I haven’t been active around here for a bit, but I felt motivated to write after reading Julian Wiseman’s “Jet Set Willy 2” page, and exchanging correspondance with Julian.

I’ve previously provided detailed commentary on the development of the JSW2 game for that site. While I’m not credited in JSW2 for the Sinclair Spectrum, that game does contain code, art and design contributions from me – JSW2 is basically a backport of the Amstrad CPC version of Jet Set Willy developed by Derrick P. Rowson and myself. During development of the game we basically doubled the number of rooms in the game, which was released on the CPC as Jet Set Willy: The Final Frontier (because of the multiple Star Trek references contained in additional sections of the game added by Derrick and myself). I left Software Projects after completing the CPC version, whereupon Derrick did the port back to the Spectrum. In the absence of further post-JSW output from Matthew Smith, relabeling the backport of the Amstrad game must have been financially attractive for Software Projects. From what I can gather from some light Googling, the CPC release was eventually renamed to Jet Set Willy II: The Final Frontier (original release did not have the II designation), and then another version of the game called simply Jet Set Willy was released. That version had all the additional rooms removed. If anyone can confirm or deny the accuracy of this info I’ll update this post to reflect that.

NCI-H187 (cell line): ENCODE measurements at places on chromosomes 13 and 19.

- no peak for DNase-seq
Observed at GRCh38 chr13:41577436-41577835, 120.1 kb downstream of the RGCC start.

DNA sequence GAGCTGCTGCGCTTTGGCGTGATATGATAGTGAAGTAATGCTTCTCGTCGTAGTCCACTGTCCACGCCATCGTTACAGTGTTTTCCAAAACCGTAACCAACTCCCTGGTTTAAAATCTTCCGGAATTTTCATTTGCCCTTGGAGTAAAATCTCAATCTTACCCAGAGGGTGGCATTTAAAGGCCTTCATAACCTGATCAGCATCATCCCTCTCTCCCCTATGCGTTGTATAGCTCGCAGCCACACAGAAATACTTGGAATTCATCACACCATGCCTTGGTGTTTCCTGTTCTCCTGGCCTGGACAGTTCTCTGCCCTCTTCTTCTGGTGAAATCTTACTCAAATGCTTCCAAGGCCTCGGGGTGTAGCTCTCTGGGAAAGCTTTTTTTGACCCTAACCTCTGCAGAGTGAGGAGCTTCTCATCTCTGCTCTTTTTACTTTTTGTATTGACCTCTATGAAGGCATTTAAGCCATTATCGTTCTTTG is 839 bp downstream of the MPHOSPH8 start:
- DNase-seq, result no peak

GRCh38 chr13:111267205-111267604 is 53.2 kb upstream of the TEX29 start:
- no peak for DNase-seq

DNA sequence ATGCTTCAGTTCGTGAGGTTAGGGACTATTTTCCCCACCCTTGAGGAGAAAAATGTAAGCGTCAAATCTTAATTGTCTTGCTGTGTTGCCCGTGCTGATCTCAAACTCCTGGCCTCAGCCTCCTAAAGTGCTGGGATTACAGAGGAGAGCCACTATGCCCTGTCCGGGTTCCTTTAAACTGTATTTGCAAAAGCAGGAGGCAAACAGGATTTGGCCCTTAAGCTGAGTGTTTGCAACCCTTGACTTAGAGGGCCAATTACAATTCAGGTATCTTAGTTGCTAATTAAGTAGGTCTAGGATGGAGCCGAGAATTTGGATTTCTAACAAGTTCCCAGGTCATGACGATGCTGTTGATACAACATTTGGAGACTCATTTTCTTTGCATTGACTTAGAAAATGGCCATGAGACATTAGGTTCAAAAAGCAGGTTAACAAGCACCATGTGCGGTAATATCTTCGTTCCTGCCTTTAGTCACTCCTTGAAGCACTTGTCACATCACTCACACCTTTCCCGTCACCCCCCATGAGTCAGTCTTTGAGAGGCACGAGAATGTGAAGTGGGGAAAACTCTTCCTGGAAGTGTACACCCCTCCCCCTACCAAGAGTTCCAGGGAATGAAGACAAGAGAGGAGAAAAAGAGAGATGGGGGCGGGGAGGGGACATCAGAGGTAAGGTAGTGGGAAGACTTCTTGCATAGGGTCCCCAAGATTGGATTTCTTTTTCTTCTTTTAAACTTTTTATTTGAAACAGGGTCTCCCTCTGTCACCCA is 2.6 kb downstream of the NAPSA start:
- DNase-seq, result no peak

Derrick’s latest notes on Julian’s site add color to, and in some cases differ from, info that I’ve previously given. It has been a long time, and nobody has infallible memory, but I’ve taken the liberty of providing responses here to some of Derrick’s recent comments.

The Sewers. The Sewers were not inspired by Holt Road. Their inspiration was just Victorian sewers. The layout of the screens shows that above the cold store is the swimming pool. I concluded that in order to empty the pool would need a drainage system going to the river. e.g. the sewage system. The first few screen were already drawn by me before Steve saw them. He then mentioned they reminded him of HOLT ROAD and thus the addition of Holt road. Since I had never visited Holt road and was not actually aware of the train station nearby, I can conclusively state that Holt road was not the inspiration.